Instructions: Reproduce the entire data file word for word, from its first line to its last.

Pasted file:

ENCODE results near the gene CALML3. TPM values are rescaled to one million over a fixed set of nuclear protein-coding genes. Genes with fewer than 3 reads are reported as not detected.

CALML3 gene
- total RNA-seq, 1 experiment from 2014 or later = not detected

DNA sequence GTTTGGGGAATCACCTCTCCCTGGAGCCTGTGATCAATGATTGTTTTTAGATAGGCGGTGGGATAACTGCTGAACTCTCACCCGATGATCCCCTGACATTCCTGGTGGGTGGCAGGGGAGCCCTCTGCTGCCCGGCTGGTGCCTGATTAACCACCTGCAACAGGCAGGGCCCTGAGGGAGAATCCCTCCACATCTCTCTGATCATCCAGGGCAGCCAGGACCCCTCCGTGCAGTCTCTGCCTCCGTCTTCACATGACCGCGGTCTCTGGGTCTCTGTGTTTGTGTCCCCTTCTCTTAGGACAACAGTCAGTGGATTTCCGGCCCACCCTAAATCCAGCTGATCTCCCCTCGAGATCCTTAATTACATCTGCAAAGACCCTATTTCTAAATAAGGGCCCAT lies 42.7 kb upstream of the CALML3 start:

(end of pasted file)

ENCODE results near the gene CALML3. TPM values are rescaled to one million over a fixed set of nuclear protein-coding genes. Genes with fewer than 3 reads are reported as not detected.

CALML3 gene
- total RNA-seq, 1 experiment from 2014 or later = not detected

DNA sequence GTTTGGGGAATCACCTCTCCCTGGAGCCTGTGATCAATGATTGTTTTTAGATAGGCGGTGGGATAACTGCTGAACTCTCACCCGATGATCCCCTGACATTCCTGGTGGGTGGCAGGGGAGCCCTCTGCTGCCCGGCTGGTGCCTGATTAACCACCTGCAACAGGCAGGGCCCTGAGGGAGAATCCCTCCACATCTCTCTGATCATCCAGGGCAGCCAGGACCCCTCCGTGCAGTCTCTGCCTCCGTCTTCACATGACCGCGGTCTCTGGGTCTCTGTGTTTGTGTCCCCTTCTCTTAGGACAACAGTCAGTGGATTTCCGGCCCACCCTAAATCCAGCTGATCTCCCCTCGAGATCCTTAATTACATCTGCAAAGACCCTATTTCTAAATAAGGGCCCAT lies 42.7 kb upstream of the CALML3 start: